Tuesday, November 2, 2010

Binnie Birstein - "A Wrinkle in Time"

Unlike the work of many people who paint with encaustic, Binnie Birstein's paintings are driven by ideas and emotions that are conveyed both through her imagery and physical handling of the material. She is a painter who utilizes not only the luminous quality of encaustic, but also manipulates the wax into a rugged sculptural surface so that her paintings have both the soft and hard aspects of wax. Binnie is a master of surface and of strange and compelling imagery that draws the viewer in to ponder its meaning.

"Abandoned," encaustic, oilstick and pigment, 20"x30", 2010 (click to view larger)

The painting above, Abandoned, was my favorite in her current show, called "A Wrinkle in Time," at Art Place in Fairfield, Conn. I attended the opening reception on Saturday and first saw the gallery through the window installation. Binnie called the black wads of paper, deer mesh and plastic ties that she made for the window "prickly balls," and their somewhat eerie presence, along with thick chunks of asphalt and a coil of barbed wire, were intended to give the gallery the same dark atmosphere that Binnie renders in her work. (Note: click on any of the images to enlarge them.)

On the wall: "Partner," encaustic and oil stick, 18" x 18", 2010

From Binnie's statement:

My work is dark, ambiguous, dream-like and dissonant with a sense of mystery and unease. My private iconography refers to the darkness in human character, to the evil of war and persecution, to the repetitiveness and uniformity of life in the suburbs, to the loss and despair that life can bring.

Binnie with some of her suburban houses

The title of the show, "A Wrinkle in Time," comes from a novel by Madeleine L'Engle that Binnie read in her childhood. One of the descriptions in the book stayed with her, of a planet called "Camezotz," where all the houses and people were the same, the children played the same game with rhythmically bouncing balls in unison, and conformity was everywhere you looked. This is a vision of post-WWII suburbia, but inside Binnie's row of uniform house-shaped paintings, strange things are happening.

Binnie talking about her work

For Binnie, life is full of ambiguities and dual meanings. Her statement continues:

And yet out of my joy and excitement at working the paint, in layering colors and experimenting with textures and surfaces, and in creating these strange figures and spaces, another side of life emerges. Life also has its pleasures and rewards. 

Three paintings: "Away," "Lost," "Abandoned"

"Away," encaustic, oilstick, pencil, pigment, 22"x22", 2010

"Lost," encaustic, oilstick, pencil, pigment, 22"x22", 2010

These paintings provoke questions: Menacing or protective? Water or air? Man or woman? Dead or sleeping? Wire or vortex? Narrative or abstract? I want the viewer to decide, to think about and interpret the work from his or her own perspective. There are many viewpoints and emotional responses and no right answers.

"Tracings," 18" x 18" and "Uncharted," 20"x30" - both encaustic and oilstick, 2010

The painting is "Sinker," encaustic and oilstick, 20"x30", 2010

This was a powerful show of compelling work. Of course, being a lover of the dark side of things myself, it had extra appeal for me, and since Binnie is my BFF, I was very happy at her success in carrying out her artistic vision. It's surprising how full of joie de vivre and enthusiasm artists can be whose work would seem to convey a much different personality. I wrote about this dichotomy between work and personality with Leonardo Drew. Binnie is the same -- a really fun person with a warm heart who has a rich appreciation of life in all its odd twists and turns.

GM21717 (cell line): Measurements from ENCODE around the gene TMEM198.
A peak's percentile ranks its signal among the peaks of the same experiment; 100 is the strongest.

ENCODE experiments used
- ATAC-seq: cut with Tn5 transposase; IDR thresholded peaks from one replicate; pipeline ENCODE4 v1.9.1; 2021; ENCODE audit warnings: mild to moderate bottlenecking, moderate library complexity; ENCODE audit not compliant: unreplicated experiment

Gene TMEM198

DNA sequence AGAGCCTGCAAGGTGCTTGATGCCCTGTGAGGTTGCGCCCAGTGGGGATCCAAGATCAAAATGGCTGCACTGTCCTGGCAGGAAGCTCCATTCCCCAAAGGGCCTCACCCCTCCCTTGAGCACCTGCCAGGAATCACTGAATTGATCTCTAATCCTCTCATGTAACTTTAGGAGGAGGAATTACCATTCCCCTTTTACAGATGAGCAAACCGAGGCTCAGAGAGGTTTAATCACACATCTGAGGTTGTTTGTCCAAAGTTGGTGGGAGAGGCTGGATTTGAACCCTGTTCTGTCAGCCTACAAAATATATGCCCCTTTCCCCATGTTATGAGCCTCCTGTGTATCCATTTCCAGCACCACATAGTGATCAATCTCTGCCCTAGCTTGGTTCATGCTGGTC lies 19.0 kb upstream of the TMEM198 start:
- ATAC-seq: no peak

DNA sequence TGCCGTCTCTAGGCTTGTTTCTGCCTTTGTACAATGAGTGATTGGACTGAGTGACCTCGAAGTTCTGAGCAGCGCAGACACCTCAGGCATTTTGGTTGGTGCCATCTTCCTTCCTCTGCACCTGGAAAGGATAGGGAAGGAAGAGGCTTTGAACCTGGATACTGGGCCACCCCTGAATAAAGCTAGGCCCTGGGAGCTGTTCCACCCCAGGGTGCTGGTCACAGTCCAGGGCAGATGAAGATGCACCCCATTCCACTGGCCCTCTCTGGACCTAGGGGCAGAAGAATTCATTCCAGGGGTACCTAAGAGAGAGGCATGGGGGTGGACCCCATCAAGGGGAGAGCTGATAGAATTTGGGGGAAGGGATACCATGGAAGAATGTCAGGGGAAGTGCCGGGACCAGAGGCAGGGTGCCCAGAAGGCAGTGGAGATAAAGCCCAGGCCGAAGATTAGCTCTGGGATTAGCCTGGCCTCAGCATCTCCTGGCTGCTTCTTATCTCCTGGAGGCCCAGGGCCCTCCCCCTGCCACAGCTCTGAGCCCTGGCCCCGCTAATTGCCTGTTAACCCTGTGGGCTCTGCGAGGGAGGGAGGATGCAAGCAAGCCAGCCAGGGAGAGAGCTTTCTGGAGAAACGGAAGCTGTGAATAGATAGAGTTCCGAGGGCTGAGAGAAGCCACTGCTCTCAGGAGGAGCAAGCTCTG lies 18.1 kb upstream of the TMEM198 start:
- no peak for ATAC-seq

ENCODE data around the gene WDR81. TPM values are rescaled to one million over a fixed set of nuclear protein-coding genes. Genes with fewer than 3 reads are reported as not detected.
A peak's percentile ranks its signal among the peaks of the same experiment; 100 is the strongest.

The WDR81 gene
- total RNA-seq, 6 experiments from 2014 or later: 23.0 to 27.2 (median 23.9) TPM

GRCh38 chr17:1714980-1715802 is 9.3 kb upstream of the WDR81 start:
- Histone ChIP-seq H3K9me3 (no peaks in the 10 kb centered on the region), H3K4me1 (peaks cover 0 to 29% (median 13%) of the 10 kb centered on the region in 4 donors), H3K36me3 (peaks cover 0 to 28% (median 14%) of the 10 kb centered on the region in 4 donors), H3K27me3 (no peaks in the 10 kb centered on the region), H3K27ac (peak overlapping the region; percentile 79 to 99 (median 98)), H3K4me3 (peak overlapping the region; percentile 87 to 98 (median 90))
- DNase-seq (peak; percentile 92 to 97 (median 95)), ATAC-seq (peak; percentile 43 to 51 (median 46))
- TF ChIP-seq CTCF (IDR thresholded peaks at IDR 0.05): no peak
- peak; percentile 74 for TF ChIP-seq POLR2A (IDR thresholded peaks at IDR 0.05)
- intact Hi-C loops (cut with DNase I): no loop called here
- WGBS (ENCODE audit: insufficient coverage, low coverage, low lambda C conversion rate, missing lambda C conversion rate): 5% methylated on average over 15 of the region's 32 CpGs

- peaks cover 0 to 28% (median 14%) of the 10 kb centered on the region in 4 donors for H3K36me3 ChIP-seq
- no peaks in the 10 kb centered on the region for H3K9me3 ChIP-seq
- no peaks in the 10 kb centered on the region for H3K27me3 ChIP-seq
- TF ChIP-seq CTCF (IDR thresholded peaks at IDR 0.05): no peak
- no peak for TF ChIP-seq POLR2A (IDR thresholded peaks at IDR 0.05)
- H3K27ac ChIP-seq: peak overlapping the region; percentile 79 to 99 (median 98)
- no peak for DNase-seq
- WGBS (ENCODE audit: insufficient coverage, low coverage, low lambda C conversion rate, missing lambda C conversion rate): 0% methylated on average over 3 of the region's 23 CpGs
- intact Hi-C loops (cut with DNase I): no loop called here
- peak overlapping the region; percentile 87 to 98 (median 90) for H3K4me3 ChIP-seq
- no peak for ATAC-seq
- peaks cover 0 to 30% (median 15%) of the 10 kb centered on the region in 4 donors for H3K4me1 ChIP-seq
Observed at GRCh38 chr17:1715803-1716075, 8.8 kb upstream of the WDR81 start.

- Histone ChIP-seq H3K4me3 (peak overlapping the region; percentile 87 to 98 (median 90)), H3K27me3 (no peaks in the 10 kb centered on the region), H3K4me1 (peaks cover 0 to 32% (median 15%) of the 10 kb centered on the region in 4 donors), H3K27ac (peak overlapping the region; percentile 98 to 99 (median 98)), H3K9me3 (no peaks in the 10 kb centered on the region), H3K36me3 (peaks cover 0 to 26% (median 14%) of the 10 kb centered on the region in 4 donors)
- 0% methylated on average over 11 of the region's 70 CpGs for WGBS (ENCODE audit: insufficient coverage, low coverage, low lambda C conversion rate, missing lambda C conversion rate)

Binnie at the end of the reception. She also intended her outfit of pearls, silk and heels with makeup and nail polish to create a dichotomy between her appearance and the work itself.

"A Wrinkle in Time" runs until November 20th and Binnie will give a talk on Saturday, November 13th, at 4:00 p.m. Click here to connect to Art Place directions and info.

In the Second Gallery
The second and adjoining gallery at Art Place held another show -- woodcuts by Donald Axleroad based on Greek mythology. Don contends that the myths are timeless stories that contain "the full range of human failings, temptations, sins and virtues" which makes them still relevant to our lives today. (Click images to enlarge)

A wall of colorful and intricate woodcut prints by Donald Axleroad

"Icarus and the Giant Wave"

The Minotaur escaping the Labyrinth

Don Axleroad in front of his work

Don's show will be up until November 20th and he will also be giving a talk on Saturday, November 13th.


Anonymous said...

Wow I love this new work by Binnie! Thanks for the narrative, photos, and the sweet pic of Binnie in her heels. :D

Sharon Barfoot said...

This is an exhibition I would have loved to have seen. Thank you for the interesting post.

Binnie said...

You said everything better than I ever could! Thank you for a fabulous post!

Pamela Farrell said...

Very nice post NN on your BFF's show.

Congratulations Binnie! I love how you've integrated the mixed media 3-D work/installation with the paintings.

You go girl(s)!

Wendy Rodrigue Magnus said...

I remember "A Wrinkle in Time." It was one of my favorites. Binnie's literal and visual comments also make me think of Cat Stevens - "Where will the children play?"

Beautiful work. Thank you for sharing, and congratulations to your friend-

sandrameagher said...

This is a wonderful evocation of Binnie and her work. It captures her warmth and spirit and her creative/explorative side. The photos show the work and installation beautifully. Great job.

Unknown said...

Binnie is such a star. We at Art Place are so proud of her accomplishment here. You did a fabulous job of capturing her energy/joie de vivre. Thank you.
Susan Newbold